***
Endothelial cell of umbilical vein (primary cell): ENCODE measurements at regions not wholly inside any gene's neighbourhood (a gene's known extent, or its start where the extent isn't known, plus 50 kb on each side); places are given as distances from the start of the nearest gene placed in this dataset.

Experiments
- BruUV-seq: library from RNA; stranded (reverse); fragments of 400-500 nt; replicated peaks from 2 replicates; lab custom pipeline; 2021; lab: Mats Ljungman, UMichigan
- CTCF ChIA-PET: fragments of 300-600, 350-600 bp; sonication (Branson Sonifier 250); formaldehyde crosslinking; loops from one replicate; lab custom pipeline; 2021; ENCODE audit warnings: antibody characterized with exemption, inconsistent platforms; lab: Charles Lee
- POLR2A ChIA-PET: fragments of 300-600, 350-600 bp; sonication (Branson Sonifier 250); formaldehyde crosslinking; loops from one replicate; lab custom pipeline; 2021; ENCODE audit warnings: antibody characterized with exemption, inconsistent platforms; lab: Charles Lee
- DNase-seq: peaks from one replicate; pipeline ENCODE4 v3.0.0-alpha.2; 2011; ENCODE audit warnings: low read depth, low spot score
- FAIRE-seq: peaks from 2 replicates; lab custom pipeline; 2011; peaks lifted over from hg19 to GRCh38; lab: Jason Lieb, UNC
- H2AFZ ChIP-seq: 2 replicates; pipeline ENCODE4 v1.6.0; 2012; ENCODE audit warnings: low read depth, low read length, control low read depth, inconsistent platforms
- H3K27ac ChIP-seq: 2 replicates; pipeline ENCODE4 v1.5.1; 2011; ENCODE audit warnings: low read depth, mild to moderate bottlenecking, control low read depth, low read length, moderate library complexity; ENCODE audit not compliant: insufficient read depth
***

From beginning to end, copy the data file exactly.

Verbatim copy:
Endothelial cell of umbilical vein (primary cell): ENCODE measurements at regions not wholly inside any gene's neighbourhood (a gene's known extent, or its start where the extent isn't known, plus 50 kb on each side); places are given as distances from the start of the nearest gene placed in this dataset.

Experiments
- BruUV-seq: library from RNA; stranded (reverse); fragments of 400-500 nt; replicated peaks from 2 replicates; lab custom pipeline; 2021; lab: Mats Ljungman, UMichigan
- CTCF ChIA-PET: fragments of 300-600, 350-600 bp; sonication (Branson Sonifier 250); formaldehyde crosslinking; loops from one replicate; lab custom pipeline; 2021; ENCODE audit warnings: antibody characterized with exemption, inconsistent platforms; lab: Charles Lee
- POLR2A ChIA-PET: fragments of 300-600, 350-600 bp; sonication (Branson Sonifier 250); formaldehyde crosslinking; loops from one replicate; lab custom pipeline; 2021; ENCODE audit warnings: antibody characterized with exemption, inconsistent platforms; lab: Charles Lee
- DNase-seq: peaks from one replicate; pipeline ENCODE4 v3.0.0-alpha.2; 2011; ENCODE audit warnings: low read depth, low spot score
- FAIRE-seq: peaks from 2 replicates; lab custom pipeline; 2011; peaks lifted over from hg19 to GRCh38; lab: Jason Lieb, UNC
- H2AFZ ChIP-seq: 2 replicates; pipeline ENCODE4 v1.6.0; 2012; ENCODE audit warnings: low read depth, low read length, control low read depth, inconsistent platforms
- H3K27ac ChIP-seq: 2 replicates; pipeline ENCODE4 v1.5.1; 2011; ENCODE audit warnings: low read depth, mild to moderate bottlenecking, control low read depth, low read length, moderate library complexity; ENCODE audit not compliant: insufficient read depth